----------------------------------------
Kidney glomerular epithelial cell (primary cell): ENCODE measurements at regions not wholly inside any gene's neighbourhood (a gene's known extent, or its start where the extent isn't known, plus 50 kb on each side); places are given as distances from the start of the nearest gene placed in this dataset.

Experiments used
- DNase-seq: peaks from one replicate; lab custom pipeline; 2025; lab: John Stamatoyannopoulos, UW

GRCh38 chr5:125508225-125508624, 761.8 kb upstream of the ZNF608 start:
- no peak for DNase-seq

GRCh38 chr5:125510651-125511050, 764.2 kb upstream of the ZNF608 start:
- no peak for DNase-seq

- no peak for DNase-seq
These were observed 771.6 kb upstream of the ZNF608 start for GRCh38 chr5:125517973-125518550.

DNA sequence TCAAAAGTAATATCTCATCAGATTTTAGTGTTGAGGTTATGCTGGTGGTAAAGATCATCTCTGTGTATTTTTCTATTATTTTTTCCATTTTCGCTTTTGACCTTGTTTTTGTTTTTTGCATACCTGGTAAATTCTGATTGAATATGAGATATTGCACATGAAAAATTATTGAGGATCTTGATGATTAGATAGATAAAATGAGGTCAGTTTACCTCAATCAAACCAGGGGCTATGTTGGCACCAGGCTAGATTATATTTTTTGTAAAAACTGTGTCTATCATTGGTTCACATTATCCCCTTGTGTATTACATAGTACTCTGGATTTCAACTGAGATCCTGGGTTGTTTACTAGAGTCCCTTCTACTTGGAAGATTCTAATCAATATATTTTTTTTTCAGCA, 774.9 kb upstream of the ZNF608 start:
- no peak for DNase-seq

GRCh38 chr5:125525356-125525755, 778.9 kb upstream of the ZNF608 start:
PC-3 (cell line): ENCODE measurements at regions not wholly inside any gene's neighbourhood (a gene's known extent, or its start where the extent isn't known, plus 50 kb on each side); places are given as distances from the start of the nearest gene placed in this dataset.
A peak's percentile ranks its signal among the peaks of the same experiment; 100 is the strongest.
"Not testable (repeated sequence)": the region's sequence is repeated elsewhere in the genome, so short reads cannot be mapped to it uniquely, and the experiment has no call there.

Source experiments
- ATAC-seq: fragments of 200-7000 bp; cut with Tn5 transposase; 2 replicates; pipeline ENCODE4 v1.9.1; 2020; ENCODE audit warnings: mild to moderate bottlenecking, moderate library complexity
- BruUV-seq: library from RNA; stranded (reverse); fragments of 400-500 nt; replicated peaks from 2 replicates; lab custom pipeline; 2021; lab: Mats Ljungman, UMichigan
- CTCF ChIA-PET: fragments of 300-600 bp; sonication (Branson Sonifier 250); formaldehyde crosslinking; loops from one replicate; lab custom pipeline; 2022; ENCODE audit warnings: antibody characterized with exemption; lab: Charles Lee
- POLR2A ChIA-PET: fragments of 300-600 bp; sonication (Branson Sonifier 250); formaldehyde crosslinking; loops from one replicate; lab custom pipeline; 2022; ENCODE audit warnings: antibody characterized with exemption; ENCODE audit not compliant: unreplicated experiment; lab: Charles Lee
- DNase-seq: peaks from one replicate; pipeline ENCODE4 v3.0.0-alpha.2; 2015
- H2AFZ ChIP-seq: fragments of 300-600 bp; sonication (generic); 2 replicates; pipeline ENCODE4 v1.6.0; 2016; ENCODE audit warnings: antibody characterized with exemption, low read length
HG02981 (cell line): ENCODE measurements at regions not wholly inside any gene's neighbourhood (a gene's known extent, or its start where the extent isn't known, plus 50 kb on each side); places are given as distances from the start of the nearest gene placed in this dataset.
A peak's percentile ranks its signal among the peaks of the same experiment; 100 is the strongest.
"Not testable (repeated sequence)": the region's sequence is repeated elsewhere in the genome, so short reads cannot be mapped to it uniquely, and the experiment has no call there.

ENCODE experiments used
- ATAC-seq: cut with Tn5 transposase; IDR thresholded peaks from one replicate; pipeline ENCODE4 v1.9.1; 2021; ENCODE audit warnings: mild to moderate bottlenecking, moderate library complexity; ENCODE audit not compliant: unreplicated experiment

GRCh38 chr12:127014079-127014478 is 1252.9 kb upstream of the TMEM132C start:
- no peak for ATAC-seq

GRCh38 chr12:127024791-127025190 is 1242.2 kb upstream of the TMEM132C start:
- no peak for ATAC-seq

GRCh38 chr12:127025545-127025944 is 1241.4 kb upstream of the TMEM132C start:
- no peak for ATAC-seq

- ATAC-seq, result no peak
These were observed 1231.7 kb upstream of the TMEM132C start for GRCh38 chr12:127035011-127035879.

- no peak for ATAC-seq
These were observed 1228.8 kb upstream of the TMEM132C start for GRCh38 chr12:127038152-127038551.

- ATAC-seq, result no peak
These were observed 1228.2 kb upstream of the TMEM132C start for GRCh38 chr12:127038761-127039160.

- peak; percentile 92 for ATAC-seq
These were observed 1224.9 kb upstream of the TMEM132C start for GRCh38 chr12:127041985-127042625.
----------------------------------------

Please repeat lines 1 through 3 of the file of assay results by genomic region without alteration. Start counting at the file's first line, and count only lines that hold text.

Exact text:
Kidney glomerular epithelial cell (primary cell): ENCODE measurements at regions not wholly inside any gene's neighbourhood (a gene's known extent, or its start where the extent isn't known, plus 50 kb on each side); places are given as distances from the start of the nearest gene placed in this dataset.

Experiments used
- DNase-seq: peaks from one replicate; lab custom pipeline; 2025; lab: John Stamatoyannopoulos, UW